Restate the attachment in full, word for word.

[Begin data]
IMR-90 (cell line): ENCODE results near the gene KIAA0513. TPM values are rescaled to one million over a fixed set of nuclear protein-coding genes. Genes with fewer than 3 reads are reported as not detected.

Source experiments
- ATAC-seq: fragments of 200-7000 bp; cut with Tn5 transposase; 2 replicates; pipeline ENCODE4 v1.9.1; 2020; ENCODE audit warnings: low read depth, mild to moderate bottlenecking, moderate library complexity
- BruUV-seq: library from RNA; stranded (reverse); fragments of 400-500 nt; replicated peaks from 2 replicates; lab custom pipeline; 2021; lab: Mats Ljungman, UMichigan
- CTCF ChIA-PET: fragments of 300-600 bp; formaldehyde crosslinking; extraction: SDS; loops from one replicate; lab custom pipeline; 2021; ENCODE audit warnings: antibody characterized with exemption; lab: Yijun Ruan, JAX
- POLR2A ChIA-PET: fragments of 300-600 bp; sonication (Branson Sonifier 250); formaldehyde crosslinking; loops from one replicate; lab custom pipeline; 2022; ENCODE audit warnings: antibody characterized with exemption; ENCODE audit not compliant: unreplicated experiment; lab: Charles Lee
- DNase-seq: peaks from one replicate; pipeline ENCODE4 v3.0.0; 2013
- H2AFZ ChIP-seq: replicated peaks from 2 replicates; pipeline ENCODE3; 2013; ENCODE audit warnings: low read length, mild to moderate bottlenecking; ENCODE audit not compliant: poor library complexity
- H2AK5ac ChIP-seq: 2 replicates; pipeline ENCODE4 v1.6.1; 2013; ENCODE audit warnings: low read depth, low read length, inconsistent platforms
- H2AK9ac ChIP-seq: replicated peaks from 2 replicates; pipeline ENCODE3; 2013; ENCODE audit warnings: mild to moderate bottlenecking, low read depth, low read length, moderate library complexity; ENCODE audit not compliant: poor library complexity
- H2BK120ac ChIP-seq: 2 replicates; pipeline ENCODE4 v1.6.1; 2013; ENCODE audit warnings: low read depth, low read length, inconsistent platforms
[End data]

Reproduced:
IMR-90 (cell line): ENCODE results near the gene KIAA0513. TPM values are rescaled to one million over a fixed set of nuclear protein-coding genes. Genes with fewer than 3 reads are reported as not detected.

Source experiments
- ATAC-seq: fragments of 200-7000 bp; cut with Tn5 transposase; 2 replicates; pipeline ENCODE4 v1.9.1; 2020; ENCODE audit warnings: low read depth, mild to moderate bottlenecking, moderate library complexity
- BruUV-seq: library from RNA; stranded (reverse); fragments of 400-500 nt; replicated peaks from 2 replicates; lab custom pipeline; 2021; lab: Mats Ljungman, UMichigan
- CTCF ChIA-PET: fragments of 300-600 bp; formaldehyde crosslinking; extraction: SDS; loops from one replicate; lab custom pipeline; 2021; ENCODE audit warnings: antibody characterized with exemption; lab: Yijun Ruan, JAX
- POLR2A ChIA-PET: fragments of 300-600 bp; sonication (Branson Sonifier 250); formaldehyde crosslinking; loops from one replicate; lab custom pipeline; 2022; ENCODE audit warnings: antibody characterized with exemption; ENCODE audit not compliant: unreplicated experiment; lab: Charles Lee
- DNase-seq: peaks from one replicate; pipeline ENCODE4 v3.0.0; 2013
- H2AFZ ChIP-seq: replicated peaks from 2 replicates; pipeline ENCODE3; 2013; ENCODE audit warnings: low read length, mild to moderate bottlenecking; ENCODE audit not compliant: poor library complexity
- H2AK5ac ChIP-seq: 2 replicates; pipeline ENCODE4 v1.6.1; 2013; ENCODE audit warnings: low read depth, low read length, inconsistent platforms
- H2AK9ac ChIP-seq: replicated peaks from 2 replicates; pipeline ENCODE3; 2013; ENCODE audit warnings: mild to moderate bottlenecking, low read depth, low read length, moderate library complexity; ENCODE audit not compliant: poor library complexity
- H2BK120ac ChIP-seq: 2 replicates; pipeline ENCODE4 v1.6.1; 2013; ENCODE audit warnings: low read depth, low read length, inconsistent platforms